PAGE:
Back in the 60s, the infamous Dr Beeching wielded his “axe” on rural train networks and over 4,000 route miles were lost. It was justified on grounds of efficiency and saving money, but the cost is still being felt
An economic cost to rural business, as trading shifted to bigger, better networked towns
A social cost to all the communities who lost access to public transport
Not only that but, whenever decent public transport is axed, our reliance on private cars grows. Spaces where children once played become dangerous, air pollution increases, and the local streets where we used to meet in passing to chat or do business, fill up with even more cars.
A proposal for further cuts in the ‘80s was rejected and that is one reason why we still have the Heart of Wales (Old Central Wales) Line.
A Place in People’s Hearts
Ask around in Mid Wales and the Marches and you will find that the Heart of Wales train line has a special place in people’s hearts. It’s not just a valuable piece of proper sustainable infrastructure, it’s also become a bit of our heritage … taking us through the most beautiful countryside, to stations that are characterful and unspoilt, connecting people and place, past and present. But there aren’t many trains and the timetable doesn’t work well for a long day out or for people travelling to and from work. So there is a long section of the line that is underused. Financially speaking, if Beeching were around today, he would have his eye on it.
David Edwards takes a pragmatic approach, acknowledging that in the current economic climate, keeping the line open is unlikely to be justified on heritage grounds alone. However, by 2018, when the existing franchise agreement comes up for review, The Heart of Wales Travelers Association and the Line Forum expect to be able to prove that the existing service needs to be developed rather than cut, and they hope to show that local communities want to keep their line and to develop its service. This is about me, you, local shops and businesses, local councillors … everyone … showing their support. If you want to get more involved, why not join HOWLTA, to help work for the future of this line?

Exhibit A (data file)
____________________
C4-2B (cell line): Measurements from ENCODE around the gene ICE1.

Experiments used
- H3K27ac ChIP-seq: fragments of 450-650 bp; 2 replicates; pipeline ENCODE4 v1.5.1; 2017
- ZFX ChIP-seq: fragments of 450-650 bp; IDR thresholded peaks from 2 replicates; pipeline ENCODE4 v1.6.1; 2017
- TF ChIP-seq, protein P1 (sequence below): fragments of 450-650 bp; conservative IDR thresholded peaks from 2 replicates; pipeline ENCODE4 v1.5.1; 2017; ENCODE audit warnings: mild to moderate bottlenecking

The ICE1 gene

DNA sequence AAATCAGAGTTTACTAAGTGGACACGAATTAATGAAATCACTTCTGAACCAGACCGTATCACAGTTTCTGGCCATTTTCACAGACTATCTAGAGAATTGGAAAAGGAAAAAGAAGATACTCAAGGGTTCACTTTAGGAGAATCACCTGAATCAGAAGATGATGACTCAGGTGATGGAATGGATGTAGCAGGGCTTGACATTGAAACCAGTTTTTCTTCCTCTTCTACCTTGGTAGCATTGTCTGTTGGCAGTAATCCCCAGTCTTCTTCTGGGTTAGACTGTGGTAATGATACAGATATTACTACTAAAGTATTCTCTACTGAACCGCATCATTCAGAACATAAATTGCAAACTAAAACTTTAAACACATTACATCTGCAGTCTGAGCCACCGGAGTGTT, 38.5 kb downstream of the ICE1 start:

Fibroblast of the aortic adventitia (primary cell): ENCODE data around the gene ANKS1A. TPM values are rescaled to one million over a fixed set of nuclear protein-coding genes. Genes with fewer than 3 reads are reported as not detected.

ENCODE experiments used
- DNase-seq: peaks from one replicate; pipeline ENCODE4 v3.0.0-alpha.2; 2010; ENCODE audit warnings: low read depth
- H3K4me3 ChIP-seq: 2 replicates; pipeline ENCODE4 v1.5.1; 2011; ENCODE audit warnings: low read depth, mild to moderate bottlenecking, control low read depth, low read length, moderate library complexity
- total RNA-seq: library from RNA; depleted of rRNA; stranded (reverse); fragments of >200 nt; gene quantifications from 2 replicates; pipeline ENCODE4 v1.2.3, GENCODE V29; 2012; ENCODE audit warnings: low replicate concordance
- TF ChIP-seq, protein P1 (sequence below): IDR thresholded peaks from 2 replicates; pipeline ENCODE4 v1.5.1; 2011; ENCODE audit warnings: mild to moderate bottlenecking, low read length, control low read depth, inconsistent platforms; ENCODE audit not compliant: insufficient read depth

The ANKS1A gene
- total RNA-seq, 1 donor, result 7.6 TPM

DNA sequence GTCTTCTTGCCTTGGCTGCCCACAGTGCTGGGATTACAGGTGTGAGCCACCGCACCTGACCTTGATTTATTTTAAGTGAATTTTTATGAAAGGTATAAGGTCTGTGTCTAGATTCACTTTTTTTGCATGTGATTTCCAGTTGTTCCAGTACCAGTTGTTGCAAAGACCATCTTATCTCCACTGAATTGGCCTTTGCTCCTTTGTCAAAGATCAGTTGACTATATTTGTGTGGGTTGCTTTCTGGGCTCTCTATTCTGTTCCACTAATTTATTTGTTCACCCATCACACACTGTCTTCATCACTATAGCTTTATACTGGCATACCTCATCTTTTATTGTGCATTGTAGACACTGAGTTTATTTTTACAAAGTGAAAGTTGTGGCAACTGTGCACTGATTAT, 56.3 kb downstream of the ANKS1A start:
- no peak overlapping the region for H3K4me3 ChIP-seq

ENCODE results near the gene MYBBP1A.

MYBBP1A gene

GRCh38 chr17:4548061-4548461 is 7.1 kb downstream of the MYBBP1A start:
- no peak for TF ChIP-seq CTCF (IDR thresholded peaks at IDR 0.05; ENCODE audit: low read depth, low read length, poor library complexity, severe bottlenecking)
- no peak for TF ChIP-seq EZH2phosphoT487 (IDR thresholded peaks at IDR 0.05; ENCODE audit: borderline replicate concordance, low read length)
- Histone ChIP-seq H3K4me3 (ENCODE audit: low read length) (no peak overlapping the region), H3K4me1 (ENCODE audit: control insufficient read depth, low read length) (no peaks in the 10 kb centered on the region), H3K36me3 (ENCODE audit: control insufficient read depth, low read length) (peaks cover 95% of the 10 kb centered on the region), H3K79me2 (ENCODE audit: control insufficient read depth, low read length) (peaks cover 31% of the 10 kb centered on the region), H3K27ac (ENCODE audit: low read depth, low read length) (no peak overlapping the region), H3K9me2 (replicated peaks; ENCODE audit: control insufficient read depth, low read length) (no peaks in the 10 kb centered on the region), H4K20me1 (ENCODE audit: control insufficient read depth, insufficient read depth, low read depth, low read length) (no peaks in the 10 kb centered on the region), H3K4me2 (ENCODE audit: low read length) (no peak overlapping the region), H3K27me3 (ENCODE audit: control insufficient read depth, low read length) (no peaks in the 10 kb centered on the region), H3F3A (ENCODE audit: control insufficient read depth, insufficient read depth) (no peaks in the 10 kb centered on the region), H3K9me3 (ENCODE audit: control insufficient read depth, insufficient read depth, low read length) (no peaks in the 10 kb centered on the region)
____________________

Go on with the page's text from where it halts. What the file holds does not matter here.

We need more trains, to work with people’s schedules and meet demand
The Heart of Wales forum and travellers association are therefore working with Assembly Members, MPs and other supporters including Wales’ Commissioner for Sustainable Futures, to secure support for this visionary and truly sustainable development process. David Edwards points out that the line was built to provide a practical service for rural communities: first freight, then public transport and tourism. It’s the reason that Llandrindod and the other spa towns boomed in the nineteenth century. Why not again now?
“What we really need to make proper use of the route” David said, “is a two hourly service. And we are working to define ways of delivering this, with a strong emphasis on local community and local businesses. It has to make economic sense.”
120 miles linking rural communities
In modern cities, regular public transport ispart of the economy. It’s used by everyone from business folk and commuters to students, shoppers, people on low incomes with no car and people on big incomes with no wish to take the car. In fact if it is closed temporarily, even for just a few hours, there is a knock on negative effect for all kinds of business. Trains provide a service to the community and in this respect their economic viability is by no means restricted to ticket sales. Reliable and regular transport has proved itself vital to a good economy time and time again … from taking people to conferences and meetings, bringing visitors into town, etc. Could the Heart of Wales line perform the same kind of role in a rural Wales kind of way? David thinks it could, but not with the current timetable.
At times of economic pressure public money is hard to come by and policy makers look to make savings. But through local economic networks, the Forum for Heart of Wales Line hopes to devise a new operational model … maybe co-operatively owned even … that will support local businesses. It will need everyone’s support. But with the right decisions now, Heart of Wales could once again become a cornerstone of local life and business, not just part of a sustainable transport network across the region, but a real life working national treasure and a jolly sight better for the environment than more roads, bigger roads, faster roads and towns choked up with cars.
As Gustavo Petro, Mayor of Bogota in Columbia, said recently
“A developed country is not a place where the poor have cars. It’s where the rich use public transportation.”
The Heart of Wales Forum is the Community Rail Partnership for the line. You can link to Heart of Wales Line on Facebook
or Twitter @HeartofWales1